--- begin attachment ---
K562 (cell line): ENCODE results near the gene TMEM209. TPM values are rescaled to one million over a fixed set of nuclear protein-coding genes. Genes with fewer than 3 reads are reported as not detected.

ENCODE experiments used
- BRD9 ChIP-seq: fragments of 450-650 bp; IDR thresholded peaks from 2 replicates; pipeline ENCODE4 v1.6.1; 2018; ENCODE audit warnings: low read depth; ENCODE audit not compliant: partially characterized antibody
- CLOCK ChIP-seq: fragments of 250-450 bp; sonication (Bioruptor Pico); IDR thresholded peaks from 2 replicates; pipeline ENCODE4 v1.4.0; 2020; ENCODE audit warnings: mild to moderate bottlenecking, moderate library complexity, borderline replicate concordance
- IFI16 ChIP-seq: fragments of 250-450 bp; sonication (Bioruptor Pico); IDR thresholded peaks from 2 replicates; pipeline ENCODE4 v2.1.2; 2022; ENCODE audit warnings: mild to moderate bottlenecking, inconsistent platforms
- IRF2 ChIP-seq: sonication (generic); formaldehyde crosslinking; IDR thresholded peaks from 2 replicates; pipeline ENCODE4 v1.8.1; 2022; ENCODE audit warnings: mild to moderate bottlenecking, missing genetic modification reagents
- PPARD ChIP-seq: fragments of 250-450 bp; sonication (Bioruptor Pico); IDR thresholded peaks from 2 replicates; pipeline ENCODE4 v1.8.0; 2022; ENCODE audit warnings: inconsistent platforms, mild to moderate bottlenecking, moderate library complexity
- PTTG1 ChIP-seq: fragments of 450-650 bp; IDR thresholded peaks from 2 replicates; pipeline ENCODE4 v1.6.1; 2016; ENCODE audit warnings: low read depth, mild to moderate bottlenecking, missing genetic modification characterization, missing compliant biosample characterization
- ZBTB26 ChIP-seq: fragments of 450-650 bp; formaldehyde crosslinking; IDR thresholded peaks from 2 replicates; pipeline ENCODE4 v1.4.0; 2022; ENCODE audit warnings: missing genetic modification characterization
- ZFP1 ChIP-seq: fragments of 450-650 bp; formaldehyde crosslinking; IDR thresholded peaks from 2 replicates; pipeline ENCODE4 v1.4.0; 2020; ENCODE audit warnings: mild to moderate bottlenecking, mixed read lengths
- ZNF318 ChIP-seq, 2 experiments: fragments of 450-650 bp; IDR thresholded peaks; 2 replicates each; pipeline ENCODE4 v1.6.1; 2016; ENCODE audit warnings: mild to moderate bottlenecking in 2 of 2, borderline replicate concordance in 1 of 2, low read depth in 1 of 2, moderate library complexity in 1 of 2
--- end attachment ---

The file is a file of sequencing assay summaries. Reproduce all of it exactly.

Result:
K562 (cell line): ENCODE results near the gene TMEM209. TPM values are rescaled to one million over a fixed set of nuclear protein-coding genes. Genes with fewer than 3 reads are reported as not detected.

ENCODE experiments used
- BRD9 ChIP-seq: fragments of 450-650 bp; IDR thresholded peaks from 2 replicates; pipeline ENCODE4 v1.6.1; 2018; ENCODE audit warnings: low read depth; ENCODE audit not compliant: partially characterized antibody
- CLOCK ChIP-seq: fragments of 250-450 bp; sonication (Bioruptor Pico); IDR thresholded peaks from 2 replicates; pipeline ENCODE4 v1.4.0; 2020; ENCODE audit warnings: mild to moderate bottlenecking, moderate library complexity, borderline replicate concordance
- IFI16 ChIP-seq: fragments of 250-450 bp; sonication (Bioruptor Pico); IDR thresholded peaks from 2 replicates; pipeline ENCODE4 v2.1.2; 2022; ENCODE audit warnings: mild to moderate bottlenecking, inconsistent platforms
- IRF2 ChIP-seq: sonication (generic); formaldehyde crosslinking; IDR thresholded peaks from 2 replicates; pipeline ENCODE4 v1.8.1; 2022; ENCODE audit warnings: mild to moderate bottlenecking, missing genetic modification reagents
- PPARD ChIP-seq: fragments of 250-450 bp; sonication (Bioruptor Pico); IDR thresholded peaks from 2 replicates; pipeline ENCODE4 v1.8.0; 2022; ENCODE audit warnings: inconsistent platforms, mild to moderate bottlenecking, moderate library complexity
- PTTG1 ChIP-seq: fragments of 450-650 bp; IDR thresholded peaks from 2 replicates; pipeline ENCODE4 v1.6.1; 2016; ENCODE audit warnings: low read depth, mild to moderate bottlenecking, missing genetic modification characterization, missing compliant biosample characterization
- ZBTB26 ChIP-seq: fragments of 450-650 bp; formaldehyde crosslinking; IDR thresholded peaks from 2 replicates; pipeline ENCODE4 v1.4.0; 2022; ENCODE audit warnings: missing genetic modification characterization
- ZFP1 ChIP-seq: fragments of 450-650 bp; formaldehyde crosslinking; IDR thresholded peaks from 2 replicates; pipeline ENCODE4 v1.4.0; 2020; ENCODE audit warnings: mild to moderate bottlenecking, mixed read lengths
- ZNF318 ChIP-seq, 2 experiments: fragments of 450-650 bp; IDR thresholded peaks; 2 replicates each; pipeline ENCODE4 v1.6.1; 2016; ENCODE audit warnings: mild to moderate bottlenecking in 2 of 2, borderline replicate concordance in 1 of 2, low read depth in 1 of 2, moderate library complexity in 1 of 2